We know that the DC moves have been big news. And we know that there remains some uncertainty about particular quarters at DC. One such looming question mark is DC Direct; though some questions have been leveled about this division at DC, there haven’t been, to this point, firm public answers about their ongoing direction. It seemed to me that it might be appropriate at this time to look back at DC Direct, particularly in terms of the action figure line, and trace its rather humble beginnings to today. WayBack . . . hit 1998.
1998 in Film: Two, two movies involving things hitting Earth (Armageddon and Deep Impact) made the top ten money-makers. The Godzilla remake (sigh) was out, as were Mulan, A Bug’s Life, and Saving Private Ryan. Best Picture went to Shakespeare in Love, which absolutely no one in Hollywood has ever, ever, regretted. The underrated Babe: Pig in the City appeared, and The Dude first began to abide (The Big Lebowski, of course). Blade unknowingly kicked off the new generation of comic-based films, and Affleck was the bomb in Phantoms, yo. There were actually quite a few more films og significance, but then I realized that this was the same year that the shot-for-shot remake of Psycho came out, and I became too depressed to discuss more films.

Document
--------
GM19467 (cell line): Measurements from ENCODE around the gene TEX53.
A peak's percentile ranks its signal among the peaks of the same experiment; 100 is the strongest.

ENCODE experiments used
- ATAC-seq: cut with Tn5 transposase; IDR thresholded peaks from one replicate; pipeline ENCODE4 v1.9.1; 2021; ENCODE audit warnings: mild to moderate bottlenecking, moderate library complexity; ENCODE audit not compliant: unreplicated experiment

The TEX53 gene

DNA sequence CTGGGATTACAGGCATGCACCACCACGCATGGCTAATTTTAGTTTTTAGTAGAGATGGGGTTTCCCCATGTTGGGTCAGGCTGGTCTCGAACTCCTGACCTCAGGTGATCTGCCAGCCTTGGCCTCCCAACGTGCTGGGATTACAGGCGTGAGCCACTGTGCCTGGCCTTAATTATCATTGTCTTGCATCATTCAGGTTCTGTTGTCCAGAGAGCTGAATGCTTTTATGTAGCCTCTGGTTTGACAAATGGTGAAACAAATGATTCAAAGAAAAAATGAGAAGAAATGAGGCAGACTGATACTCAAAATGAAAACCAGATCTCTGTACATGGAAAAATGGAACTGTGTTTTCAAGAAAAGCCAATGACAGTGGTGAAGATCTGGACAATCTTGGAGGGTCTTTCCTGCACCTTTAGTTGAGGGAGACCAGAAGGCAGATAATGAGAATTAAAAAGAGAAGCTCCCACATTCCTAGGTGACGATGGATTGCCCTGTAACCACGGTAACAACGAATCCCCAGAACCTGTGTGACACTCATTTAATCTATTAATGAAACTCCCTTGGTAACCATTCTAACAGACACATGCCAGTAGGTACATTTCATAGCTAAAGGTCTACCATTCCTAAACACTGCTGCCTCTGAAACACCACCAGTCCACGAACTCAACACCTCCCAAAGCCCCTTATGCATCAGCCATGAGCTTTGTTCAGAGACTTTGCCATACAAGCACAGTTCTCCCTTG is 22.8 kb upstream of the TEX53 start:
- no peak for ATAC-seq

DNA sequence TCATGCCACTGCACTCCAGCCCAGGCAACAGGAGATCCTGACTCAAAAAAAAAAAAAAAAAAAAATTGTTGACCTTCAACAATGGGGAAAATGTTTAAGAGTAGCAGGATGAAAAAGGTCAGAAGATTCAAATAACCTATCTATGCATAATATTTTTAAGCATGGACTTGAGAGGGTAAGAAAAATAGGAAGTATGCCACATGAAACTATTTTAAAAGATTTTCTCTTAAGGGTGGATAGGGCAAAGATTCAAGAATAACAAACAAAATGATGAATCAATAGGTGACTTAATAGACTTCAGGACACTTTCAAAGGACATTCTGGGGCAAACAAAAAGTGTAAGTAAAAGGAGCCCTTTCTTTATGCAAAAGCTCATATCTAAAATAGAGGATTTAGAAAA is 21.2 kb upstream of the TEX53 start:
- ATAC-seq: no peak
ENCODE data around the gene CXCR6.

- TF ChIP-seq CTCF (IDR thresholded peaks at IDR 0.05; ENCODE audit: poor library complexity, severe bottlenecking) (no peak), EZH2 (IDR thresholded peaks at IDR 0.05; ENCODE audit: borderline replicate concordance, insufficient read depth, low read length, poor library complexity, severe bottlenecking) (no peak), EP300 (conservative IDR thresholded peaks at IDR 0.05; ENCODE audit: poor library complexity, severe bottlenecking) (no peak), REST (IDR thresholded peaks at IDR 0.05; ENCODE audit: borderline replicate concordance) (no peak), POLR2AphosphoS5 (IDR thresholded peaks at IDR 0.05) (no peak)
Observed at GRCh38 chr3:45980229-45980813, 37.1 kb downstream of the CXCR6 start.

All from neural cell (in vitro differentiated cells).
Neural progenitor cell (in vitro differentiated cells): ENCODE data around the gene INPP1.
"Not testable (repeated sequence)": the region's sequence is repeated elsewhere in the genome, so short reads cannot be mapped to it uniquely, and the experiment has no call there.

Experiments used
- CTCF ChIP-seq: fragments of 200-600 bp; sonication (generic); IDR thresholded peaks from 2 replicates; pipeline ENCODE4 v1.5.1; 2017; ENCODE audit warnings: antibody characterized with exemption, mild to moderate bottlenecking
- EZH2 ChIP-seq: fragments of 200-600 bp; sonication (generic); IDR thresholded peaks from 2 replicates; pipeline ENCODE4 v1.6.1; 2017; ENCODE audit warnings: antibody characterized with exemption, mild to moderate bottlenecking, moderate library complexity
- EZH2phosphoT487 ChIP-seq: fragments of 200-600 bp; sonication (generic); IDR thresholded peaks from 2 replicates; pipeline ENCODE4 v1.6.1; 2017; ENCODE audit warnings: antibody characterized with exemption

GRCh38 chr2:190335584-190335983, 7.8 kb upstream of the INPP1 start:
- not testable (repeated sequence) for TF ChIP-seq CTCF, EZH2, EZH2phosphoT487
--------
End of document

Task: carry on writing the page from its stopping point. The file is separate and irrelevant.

1998 in Music: The biggest hit single was “My Heart Will Go On” by Celine Dion, which nearly depressed me enough to make me stop discussing music, too. The second biggest was . . . ack . . . “Believe” by Cher. Oh, I almost forgot! This was when the insurgent alternative rock of the first several years of the decade had all but collapsed as a sales force, enabling the New Pop (followed by the New Teen Pop) and Nu-Metal to storm the gates. Korn and Limp Bizkit rose at the same time that *NSYNC and Backstreet Boys did. And yes, the official single release of “… Baby One More Time” by Britney Spears happened in October. “The Way” by Fastball was a hit, boasting one of the most supremely weird subjects to ever inspire a song (the Lela and Raymond Howard case).